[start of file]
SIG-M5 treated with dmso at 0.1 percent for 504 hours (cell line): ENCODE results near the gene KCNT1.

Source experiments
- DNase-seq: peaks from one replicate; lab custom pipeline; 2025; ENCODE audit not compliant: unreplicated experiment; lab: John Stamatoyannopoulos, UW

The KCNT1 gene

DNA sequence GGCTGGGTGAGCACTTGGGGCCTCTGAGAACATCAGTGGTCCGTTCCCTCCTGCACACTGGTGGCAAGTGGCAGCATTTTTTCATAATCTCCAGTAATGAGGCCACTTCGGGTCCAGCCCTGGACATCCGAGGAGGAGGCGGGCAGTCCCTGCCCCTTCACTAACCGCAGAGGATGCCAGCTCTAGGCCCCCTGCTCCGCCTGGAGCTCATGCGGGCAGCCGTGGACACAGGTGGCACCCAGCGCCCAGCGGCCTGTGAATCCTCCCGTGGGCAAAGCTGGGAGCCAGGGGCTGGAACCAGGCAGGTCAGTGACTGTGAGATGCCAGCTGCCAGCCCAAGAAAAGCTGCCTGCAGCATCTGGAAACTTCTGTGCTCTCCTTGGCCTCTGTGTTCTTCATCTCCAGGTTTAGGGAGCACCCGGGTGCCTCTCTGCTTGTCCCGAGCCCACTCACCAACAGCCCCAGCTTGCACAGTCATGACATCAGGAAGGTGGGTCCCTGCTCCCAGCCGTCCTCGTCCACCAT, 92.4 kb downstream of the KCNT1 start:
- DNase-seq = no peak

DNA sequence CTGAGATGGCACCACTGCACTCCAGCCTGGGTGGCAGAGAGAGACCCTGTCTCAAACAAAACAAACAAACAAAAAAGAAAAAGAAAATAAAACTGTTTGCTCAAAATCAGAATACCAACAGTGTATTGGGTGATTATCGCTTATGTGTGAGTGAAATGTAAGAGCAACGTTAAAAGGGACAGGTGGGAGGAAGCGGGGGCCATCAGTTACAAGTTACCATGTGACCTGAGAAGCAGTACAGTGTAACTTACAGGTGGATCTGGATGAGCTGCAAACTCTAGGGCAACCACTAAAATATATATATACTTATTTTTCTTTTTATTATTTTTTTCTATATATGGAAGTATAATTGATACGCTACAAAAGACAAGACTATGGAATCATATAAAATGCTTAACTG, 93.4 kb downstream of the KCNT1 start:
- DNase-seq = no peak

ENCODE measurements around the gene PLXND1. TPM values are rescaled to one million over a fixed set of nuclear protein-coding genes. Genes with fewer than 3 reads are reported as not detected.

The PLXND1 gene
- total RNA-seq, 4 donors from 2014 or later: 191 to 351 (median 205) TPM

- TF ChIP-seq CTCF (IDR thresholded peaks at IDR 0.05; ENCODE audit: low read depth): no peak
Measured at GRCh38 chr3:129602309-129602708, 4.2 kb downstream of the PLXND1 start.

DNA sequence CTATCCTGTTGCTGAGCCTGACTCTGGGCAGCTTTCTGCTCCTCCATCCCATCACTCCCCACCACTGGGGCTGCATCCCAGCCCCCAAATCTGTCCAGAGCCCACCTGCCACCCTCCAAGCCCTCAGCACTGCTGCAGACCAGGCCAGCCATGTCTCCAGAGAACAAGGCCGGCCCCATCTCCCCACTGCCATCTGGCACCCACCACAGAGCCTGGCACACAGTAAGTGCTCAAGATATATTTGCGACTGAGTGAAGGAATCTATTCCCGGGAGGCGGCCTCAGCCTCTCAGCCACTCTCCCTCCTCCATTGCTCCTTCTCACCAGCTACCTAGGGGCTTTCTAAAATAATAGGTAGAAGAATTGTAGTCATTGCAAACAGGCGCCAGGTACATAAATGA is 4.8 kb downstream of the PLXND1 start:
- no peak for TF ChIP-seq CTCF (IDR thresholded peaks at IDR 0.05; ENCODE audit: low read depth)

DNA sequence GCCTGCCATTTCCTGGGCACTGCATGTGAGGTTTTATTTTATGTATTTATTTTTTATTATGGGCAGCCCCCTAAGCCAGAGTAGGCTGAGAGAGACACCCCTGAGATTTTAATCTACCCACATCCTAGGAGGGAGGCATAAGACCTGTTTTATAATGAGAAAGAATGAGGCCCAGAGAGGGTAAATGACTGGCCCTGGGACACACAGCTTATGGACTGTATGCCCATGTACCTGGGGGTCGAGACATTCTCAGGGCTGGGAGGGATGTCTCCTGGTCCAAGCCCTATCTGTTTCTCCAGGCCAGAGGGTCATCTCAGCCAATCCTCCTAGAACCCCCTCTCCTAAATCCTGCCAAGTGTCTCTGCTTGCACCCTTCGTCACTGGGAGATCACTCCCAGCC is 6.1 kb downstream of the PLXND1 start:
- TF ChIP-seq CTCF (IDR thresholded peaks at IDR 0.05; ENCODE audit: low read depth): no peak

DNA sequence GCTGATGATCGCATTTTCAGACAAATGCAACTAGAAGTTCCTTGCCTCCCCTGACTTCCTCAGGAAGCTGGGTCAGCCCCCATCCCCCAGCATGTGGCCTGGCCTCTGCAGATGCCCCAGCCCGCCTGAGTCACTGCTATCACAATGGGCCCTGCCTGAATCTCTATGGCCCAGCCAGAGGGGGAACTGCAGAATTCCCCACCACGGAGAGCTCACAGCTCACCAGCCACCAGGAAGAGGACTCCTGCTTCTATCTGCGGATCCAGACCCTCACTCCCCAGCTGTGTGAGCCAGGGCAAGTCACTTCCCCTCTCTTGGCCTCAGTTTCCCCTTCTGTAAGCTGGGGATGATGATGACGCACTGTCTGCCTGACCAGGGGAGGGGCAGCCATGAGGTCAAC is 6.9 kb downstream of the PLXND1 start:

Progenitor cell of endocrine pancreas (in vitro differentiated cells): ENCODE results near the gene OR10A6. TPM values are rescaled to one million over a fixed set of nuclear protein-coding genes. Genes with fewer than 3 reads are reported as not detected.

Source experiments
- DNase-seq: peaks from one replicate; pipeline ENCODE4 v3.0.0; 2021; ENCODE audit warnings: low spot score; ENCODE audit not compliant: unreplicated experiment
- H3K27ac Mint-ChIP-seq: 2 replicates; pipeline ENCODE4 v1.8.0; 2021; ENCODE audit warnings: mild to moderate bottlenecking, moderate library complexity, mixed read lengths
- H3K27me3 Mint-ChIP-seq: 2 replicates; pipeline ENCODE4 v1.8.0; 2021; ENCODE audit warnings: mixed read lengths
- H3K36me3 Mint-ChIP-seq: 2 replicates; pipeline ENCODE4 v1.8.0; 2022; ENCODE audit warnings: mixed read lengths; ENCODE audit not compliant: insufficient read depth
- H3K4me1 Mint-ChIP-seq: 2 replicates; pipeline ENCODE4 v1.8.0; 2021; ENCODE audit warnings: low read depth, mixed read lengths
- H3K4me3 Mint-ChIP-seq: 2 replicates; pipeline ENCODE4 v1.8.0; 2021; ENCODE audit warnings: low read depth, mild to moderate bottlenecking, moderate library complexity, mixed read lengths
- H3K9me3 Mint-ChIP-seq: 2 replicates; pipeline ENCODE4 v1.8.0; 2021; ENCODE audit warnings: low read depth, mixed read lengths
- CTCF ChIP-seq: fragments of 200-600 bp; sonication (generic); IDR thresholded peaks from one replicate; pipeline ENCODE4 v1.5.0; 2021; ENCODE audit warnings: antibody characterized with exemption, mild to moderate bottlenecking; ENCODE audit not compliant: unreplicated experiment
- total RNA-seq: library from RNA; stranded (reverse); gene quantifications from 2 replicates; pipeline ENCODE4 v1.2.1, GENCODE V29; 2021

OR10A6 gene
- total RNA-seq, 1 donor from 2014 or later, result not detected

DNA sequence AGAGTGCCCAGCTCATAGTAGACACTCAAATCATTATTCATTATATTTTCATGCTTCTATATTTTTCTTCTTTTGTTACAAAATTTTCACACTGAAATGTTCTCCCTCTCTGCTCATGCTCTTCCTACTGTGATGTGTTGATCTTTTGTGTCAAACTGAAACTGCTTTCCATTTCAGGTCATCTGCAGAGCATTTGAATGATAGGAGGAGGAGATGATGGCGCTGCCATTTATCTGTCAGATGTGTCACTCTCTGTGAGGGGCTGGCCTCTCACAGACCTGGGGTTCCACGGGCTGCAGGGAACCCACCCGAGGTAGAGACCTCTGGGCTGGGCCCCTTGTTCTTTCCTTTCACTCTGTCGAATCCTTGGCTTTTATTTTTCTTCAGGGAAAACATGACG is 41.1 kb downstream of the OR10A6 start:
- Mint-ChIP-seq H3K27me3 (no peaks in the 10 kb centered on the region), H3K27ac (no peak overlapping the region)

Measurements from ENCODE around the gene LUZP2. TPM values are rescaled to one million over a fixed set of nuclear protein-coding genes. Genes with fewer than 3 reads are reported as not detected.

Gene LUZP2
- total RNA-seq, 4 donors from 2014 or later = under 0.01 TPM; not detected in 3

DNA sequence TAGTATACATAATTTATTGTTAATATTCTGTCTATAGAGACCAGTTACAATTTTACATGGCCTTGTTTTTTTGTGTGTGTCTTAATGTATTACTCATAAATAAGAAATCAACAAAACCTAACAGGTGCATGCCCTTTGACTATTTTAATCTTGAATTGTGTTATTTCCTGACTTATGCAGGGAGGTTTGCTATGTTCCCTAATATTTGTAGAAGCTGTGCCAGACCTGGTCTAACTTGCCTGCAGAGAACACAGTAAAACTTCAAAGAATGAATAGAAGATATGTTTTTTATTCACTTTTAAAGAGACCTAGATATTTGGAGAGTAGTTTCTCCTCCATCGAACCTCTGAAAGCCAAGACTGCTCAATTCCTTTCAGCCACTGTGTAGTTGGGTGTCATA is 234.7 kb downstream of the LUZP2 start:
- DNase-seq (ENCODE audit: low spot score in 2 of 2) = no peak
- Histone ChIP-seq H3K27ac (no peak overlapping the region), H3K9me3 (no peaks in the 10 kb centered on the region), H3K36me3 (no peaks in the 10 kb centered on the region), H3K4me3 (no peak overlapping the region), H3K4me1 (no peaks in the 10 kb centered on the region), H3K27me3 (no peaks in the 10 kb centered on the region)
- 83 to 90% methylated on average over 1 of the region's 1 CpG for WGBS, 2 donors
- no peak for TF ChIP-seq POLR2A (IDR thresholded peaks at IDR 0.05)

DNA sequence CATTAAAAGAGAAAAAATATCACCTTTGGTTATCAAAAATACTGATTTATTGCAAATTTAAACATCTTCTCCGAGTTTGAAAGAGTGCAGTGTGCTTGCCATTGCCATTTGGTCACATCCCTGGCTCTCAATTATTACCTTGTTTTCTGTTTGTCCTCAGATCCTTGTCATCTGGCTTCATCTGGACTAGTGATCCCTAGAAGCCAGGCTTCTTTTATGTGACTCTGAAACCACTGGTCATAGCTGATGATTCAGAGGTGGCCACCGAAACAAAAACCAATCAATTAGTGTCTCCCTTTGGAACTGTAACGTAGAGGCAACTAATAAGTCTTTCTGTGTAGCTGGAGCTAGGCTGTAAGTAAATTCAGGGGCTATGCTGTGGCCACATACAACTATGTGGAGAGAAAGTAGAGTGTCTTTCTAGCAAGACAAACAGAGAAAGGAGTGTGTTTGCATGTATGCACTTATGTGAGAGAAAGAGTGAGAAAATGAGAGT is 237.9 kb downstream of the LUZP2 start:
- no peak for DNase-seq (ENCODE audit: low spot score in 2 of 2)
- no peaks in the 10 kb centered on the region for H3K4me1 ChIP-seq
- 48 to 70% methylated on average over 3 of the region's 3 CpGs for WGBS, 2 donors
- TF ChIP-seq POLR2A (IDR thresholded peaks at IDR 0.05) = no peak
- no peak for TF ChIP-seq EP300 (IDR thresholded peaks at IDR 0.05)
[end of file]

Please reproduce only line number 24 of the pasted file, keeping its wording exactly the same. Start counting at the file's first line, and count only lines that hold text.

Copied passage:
- H3K36me3 Mint-ChIP-seq: 2 replicates; pipeline ENCODE4 v1.8.0; 2022; ENCODE audit warnings: mixed read lengths; ENCODE audit not compliant: insufficient read depth